My latest review! This time I take a look at Netflix’s streaming release of Aggretsuko.

Aggretsuko (or Aggressive Retsuko) is one of those series that just appeared on Netflix one day, with very little fanfare, through it caused quite a stir. It follows the trials and tribulations of the titular Retsuko, an anthropomorphic red panda, who is the latest in a long line of achingly cute Sanrio characters… or is she? Well, no. Beyond her cute appearance Retsuko has almost nothing in common with Hello Kitty, the Sugarbunnies or any of the other super cute characters Sanrio are famous for. You see Retsuko is a seemingly mild-mannered 25 year old office worker, who hates the current direction of her life, her repetitive daily routine, dead-end job and terrible bosses. Retsuko’s only outlet in life is found during her solo visits to a local karaoke bar, where she sings Death Metal… Yes, you read that correctly! Away from the office, and behind closed doors, the seemingly mild-mannered Retsuko lets out her internal angst and proves to be a very angry little red panda indeed, one who drinks beer (sometimes tea) and vents her frustrations about life and work through a love of death-metal music and karaoke, and simultaneously it is both hilarious and heartwarming.

Joining Retsuko in the daily grind are a bunch of perfectly average office workers. There is Retsuko’s boss Director Ton, the main villain of the piece and cause of much of Retsuko’s misery. He is a pig in his behaviour as much as he is in appearance (he is literally a male chauvinist pig), the constant practicing of his golf swing at the office and misogynistic chanting of “cha” (tea - as in ‘make me some tea’) at poor Retsuko are enough to drive even the normally mild-mannered red panda into a frothing, eye twitching, death-metal screaming, rage. A little further down the pecking order is the reptilian Tsubone, who piles more and more work onto Retsuko and seemingly revels in setting her impossible tasks. Also adding to Retsuko’s righteous fury are the bosses favourites: the seemingly shallow, impossibly cute, almost universally despised and social media obsessed deer, Tsunoda. Who uses her looks and flattery to ingratiate herself with Director Ton. And then there is the office’s biggest suck-up Komiya, who is as utterly incompetent, transparent and infuriating as the real life office suck-ups everyone who has ever worked in an office will have come across at some point. Not forgetting, of course, the office gossip - a hippo with a penchant for spreading rumours, the juicier the better.

Thankfully for Retsuko she isn’t alone in her suffering, friends and colleagues help ease the pain for the most part, though as ever there are hiccups even there. First and foremost is the adorably cute Fenneko, the fennec fox. She is irrepressibly sarcastic, with a dry wit and deadpan delivery which helps her steal almost every scene she is in, especially with that monosyllabic laugh of hers: “ha-ha-ha-ha-ha-ha-ha”. Then there is Haida, the mild-mannered (no death metal secrets this time, at least not yet…) hyena who harbours a secret crush on Retsuko. The free spirited Puko is Retsuko’s oldest friend, her nature and life choices contrast wildly with Retsuko’s. Finally there is the executive power couple of Gori and Washimi, who strut around the office like they own the place and, initially at least, intimidate the awe-struck Retsuko. This executive duo star in some of the highlights in the latter half of the series, as what Resuko sees as intimidating confidence, experience and seniority gives way to kinship as they reveal they suffer, or have suffered, many of the same issues, and begin to offer advice based their own experiences.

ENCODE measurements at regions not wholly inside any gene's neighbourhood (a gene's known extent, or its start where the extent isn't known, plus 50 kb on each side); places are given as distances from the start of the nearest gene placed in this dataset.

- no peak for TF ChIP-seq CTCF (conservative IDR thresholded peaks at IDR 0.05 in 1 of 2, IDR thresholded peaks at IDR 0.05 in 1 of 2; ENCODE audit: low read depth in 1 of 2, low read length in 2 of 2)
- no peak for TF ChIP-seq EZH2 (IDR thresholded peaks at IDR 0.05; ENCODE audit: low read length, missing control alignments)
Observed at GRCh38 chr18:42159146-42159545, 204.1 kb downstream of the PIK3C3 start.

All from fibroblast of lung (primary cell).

You may have already gotten this impression, but Aggretsuko is a riot. The comic timing on display is impeccable and the content is utterly relatable to anyone who has ever worked in an office. Even events outside the office remain relatable as the series shines a lens on the realities of everyday life, such as Retsuko stressing over how much cash to give as a wedding gift for some old friends, or even becoming exasperated by overzealous shop staff. There are plenty of laugh-out-loud moments littered liberally throughout the series, but it also has another deeper side. Not only is the comedy razor sharp, but so is the social commentary. Retsuko is an incredibly sympathetic character and surrogate to anyone who feels downtrodden by, or lost in, the system. Despite its short 15 minute runtime the series manages to flesh out a cast of relatable, as well as surprisingly complex and nuanced, characters. Each character has their own coping mechanism for the pressures of life and work. Though perhaps the real joy of the series lies in Retsuko’s growth throughout the series as she begins to find her feet and find herself.

Aggretsuko is a charming, witty and cute series that will please anyone who loves good comedy, good characters and social commentary in spades. It is a series that could and should appeal broadly, even outside of the usual anime circles. Retsuko is the perfect protagonist for 2018: downtrodden, exhausted and under-appreciated but bristling with righteous indignation and looking to get on with life as best she can. Despite one or two hiccups en route the way she deals with the pressures of office politics, sexism and everyday life is something most of us can relate to in one way or another. The is fact that in ten 15 minute(ish) episodes Aggretsuko packs in more than many full length series. Hardly a moment is wasted as the series skips effortlessly from office politics to knockout comedy, and it is a joy to behold!

You can currently watch Aggretsuko in streaming form on Netflix

9 - Fresh, funny and relatable. Aggretsuko is life!